‘That chamber, where the queen, whose charms divine,
Made wond’ring nations own the pow’r of love,
Oft bathed her snowy limbs in sparkling wine,
Now proves a lonely refuge for the dove.’
– J Pinkerton ‘Craigmillar Castle: An Elegy’ 1776
Craigmillar Castle, a short drive from Edinburgh’s Royal Mile is the striking ruin mostly built during the 14th and 15th century. The poem by Pinkerton refers to one of the castle’s most scandalous tales, a rumour involving Mary, Queen of Scots, and the ‘Craigmillar Bond’ of murder.
The lands at Craigmillar once belonged to the monks of Dunfermline Abbey before being granted in part to the Preston family by King David II in 1342, the remaining lands being granted in 1374 to Sir Simon de Preston. The tower house at the centre of the castle was built in the latter part of the 14th century by either Simon or his son Simon II. The first recorded mention of the castle was in 1425, when Sir John Preston, Simon I’s great-grandson, put his seal on a charter there. His son William was celebrated for presenting a reliquary to St Gile’s Cathedral containing the arm bone of its patron saint, the city fathers built the Preston Aisle in the cathedral in his memory. William also probably added the courtyard wall and other later features to the castle. William’s grandson Simon II also rose to renown but in a more hazardous manner, implicated in the death of a royal. King James III was fiercely paranoid and had asked Sir Simon to hold one of his younger brothers John Stewart, Earl of Mar in captivity, accusing his brother of practicing witchcraft against the King, following a dream he had in which a witch warned him he would be betrayed by his closest kin. James III already had his other brother Alexander, locked up in Edinburgh castle. After a short imprisonment Simon brought the earl to a house in the Canongate, and while there, in a bath, the earl had his throat slit and died.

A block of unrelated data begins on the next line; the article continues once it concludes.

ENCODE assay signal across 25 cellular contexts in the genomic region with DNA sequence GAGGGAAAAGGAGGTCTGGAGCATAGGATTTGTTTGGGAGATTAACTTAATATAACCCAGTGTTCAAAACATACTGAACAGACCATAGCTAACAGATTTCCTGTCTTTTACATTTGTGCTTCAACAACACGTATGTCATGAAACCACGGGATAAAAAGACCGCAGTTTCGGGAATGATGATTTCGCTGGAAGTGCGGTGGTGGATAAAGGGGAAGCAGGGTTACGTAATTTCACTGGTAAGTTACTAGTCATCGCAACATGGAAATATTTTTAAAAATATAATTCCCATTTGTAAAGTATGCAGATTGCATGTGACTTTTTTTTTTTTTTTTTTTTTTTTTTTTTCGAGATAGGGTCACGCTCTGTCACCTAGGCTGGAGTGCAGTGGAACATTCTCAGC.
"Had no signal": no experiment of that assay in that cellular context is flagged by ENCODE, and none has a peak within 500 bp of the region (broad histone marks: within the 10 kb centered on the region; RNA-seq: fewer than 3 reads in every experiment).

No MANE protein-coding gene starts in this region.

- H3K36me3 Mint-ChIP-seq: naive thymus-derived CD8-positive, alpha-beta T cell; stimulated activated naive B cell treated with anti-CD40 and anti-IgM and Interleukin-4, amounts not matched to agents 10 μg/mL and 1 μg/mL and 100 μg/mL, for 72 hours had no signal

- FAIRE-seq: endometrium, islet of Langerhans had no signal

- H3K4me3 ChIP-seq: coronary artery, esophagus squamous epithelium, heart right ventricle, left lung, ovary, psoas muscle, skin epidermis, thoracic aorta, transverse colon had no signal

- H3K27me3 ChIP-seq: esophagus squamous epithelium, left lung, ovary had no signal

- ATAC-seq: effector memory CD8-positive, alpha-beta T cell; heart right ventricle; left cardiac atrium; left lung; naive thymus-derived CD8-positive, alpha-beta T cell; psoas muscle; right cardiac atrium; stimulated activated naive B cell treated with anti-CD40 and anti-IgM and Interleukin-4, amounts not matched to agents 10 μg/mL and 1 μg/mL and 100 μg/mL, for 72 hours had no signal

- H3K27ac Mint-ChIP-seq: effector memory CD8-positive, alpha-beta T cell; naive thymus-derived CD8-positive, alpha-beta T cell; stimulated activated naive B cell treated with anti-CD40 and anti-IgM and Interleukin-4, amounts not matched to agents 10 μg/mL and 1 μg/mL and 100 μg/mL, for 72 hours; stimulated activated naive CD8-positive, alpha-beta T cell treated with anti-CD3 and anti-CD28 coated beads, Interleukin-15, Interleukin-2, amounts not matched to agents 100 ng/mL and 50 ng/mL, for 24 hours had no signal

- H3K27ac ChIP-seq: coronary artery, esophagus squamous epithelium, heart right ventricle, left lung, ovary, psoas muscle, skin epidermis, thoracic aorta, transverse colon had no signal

In 1511 Craigmillar was elevated into a barony and the outer courtyard was built. In 1544 while still in the ownership of another Simon Preston the castle was attacked and burned during the so-called ‘Rough Wooing of Henry VIII’, this was an attempt to force a marriage between Edward, Prince of Wales and young Mary, Queen of Scots. Sir Simon had become one of Mary’s most loyal supporters over the years and she stayed at Craigmillar several times, during one of her stays Thomas Randolph, the English ambassador, advised her to find an acceptable husband. The man that was selected was Henry, Lord Darnley, who she subsequently married. The marriage was not to end well for Henry. By 1566 Lord Darnley had become a major political embarrassment and Queen Mary stayed for three weeks in Craigmillar in a deep state of depression. It is though that Queen Mary did not know of the ‘Craigmillar Plot’ that was hatched secretly while she was staying in the castle, this was when the three Earls of Argyll, Huntly and Bothwell met and decided to murder Lord Darnley. In early 1567 Mary suggested a stay at Craigmillar to Darnley, however Darnley disliked Preston and instead stayed in a house at the Blackfriars’ monastery. During the night of the 9th of February the house was blown apart by gunpowder, but Darnley’s corpse was found not in its ruins but in the courtyard, he had been strangled. Mary’s reign only lasted a couple more months before she was taken to Lochleven island and imprisoned.
Towards the end of the 16th and into the 17th century the Prestons faded from notoriety and in 1660 a descendant of the Preston’s sold the estate to Sir John Gilmour. The Gilmour family stayed there for around 100 years, adapting and adding to the old then rustic castle. In 1761 the castle was advertised to let but perhaps because of its size and the amount of work needed it wasn’t occupied for long and was a romantic ruin by 1775.
GPS: 55.92565, -3.14087